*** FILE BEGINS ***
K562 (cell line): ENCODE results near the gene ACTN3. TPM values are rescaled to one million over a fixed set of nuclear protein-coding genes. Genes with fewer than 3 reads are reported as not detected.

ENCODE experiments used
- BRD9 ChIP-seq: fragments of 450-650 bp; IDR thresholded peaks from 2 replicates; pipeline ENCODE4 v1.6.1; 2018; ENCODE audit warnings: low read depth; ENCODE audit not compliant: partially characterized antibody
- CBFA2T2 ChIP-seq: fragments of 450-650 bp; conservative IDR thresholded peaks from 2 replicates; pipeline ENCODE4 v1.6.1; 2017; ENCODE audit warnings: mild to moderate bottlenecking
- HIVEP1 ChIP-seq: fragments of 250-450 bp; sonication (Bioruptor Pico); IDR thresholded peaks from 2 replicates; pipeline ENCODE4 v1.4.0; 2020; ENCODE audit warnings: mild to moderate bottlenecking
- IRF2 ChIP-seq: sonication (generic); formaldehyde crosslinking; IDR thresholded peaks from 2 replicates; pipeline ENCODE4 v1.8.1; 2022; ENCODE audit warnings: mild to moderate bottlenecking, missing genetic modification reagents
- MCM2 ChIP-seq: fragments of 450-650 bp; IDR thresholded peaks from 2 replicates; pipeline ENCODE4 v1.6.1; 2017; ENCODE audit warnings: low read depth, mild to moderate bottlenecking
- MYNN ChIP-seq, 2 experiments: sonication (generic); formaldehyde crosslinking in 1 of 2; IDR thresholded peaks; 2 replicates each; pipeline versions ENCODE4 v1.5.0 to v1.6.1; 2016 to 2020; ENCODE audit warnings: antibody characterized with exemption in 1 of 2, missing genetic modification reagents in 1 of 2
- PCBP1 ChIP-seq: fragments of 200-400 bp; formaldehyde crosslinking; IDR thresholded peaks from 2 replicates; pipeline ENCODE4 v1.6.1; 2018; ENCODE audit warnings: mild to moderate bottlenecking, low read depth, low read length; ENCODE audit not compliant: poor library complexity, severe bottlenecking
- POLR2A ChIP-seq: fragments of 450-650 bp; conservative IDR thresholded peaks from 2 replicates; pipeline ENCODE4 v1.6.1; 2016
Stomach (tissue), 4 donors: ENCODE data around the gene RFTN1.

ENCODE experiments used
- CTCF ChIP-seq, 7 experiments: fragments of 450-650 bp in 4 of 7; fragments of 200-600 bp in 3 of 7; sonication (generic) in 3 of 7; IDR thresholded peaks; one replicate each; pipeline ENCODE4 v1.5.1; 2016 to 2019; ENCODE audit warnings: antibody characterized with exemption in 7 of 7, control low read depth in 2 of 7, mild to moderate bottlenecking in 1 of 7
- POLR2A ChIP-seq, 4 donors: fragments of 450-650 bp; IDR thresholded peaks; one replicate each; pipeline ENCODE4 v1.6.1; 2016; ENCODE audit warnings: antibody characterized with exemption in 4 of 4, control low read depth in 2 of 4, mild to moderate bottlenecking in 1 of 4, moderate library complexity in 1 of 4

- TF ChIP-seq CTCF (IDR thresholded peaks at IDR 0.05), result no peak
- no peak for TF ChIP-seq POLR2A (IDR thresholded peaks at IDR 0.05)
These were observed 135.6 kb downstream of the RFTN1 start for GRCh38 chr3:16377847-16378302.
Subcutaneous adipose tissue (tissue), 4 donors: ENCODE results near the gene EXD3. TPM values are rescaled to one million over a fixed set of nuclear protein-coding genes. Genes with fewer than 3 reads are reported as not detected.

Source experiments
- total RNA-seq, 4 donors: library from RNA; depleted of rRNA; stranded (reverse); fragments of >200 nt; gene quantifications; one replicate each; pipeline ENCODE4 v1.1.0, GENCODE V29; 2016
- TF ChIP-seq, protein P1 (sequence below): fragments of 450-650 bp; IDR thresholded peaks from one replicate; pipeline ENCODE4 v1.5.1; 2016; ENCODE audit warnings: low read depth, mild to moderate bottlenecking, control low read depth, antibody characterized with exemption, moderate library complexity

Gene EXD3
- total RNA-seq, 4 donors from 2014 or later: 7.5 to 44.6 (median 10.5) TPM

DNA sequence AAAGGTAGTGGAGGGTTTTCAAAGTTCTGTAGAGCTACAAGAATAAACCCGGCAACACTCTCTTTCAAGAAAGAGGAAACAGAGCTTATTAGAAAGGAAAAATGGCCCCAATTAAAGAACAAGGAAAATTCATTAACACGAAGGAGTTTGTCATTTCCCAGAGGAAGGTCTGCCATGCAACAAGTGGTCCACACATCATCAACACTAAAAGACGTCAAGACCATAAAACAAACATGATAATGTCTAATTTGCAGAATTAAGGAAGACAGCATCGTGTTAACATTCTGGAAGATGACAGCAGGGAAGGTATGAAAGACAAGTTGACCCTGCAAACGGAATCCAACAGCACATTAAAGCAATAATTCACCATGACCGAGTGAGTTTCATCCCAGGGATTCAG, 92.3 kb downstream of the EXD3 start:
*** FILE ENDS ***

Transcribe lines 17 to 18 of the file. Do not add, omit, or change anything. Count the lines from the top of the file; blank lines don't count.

These were observed 135.6 kb downstream of the RFTN1 start for GRCh38 chr3:16377847-16378302.
Subcutaneous adipose tissue (tissue), 4 donors: ENCODE results near the gene EXD3. TPM values are rescaled to one million over a fixed set of nuclear protein-coding genes. Genes with fewer than 3 reads are reported as not detected.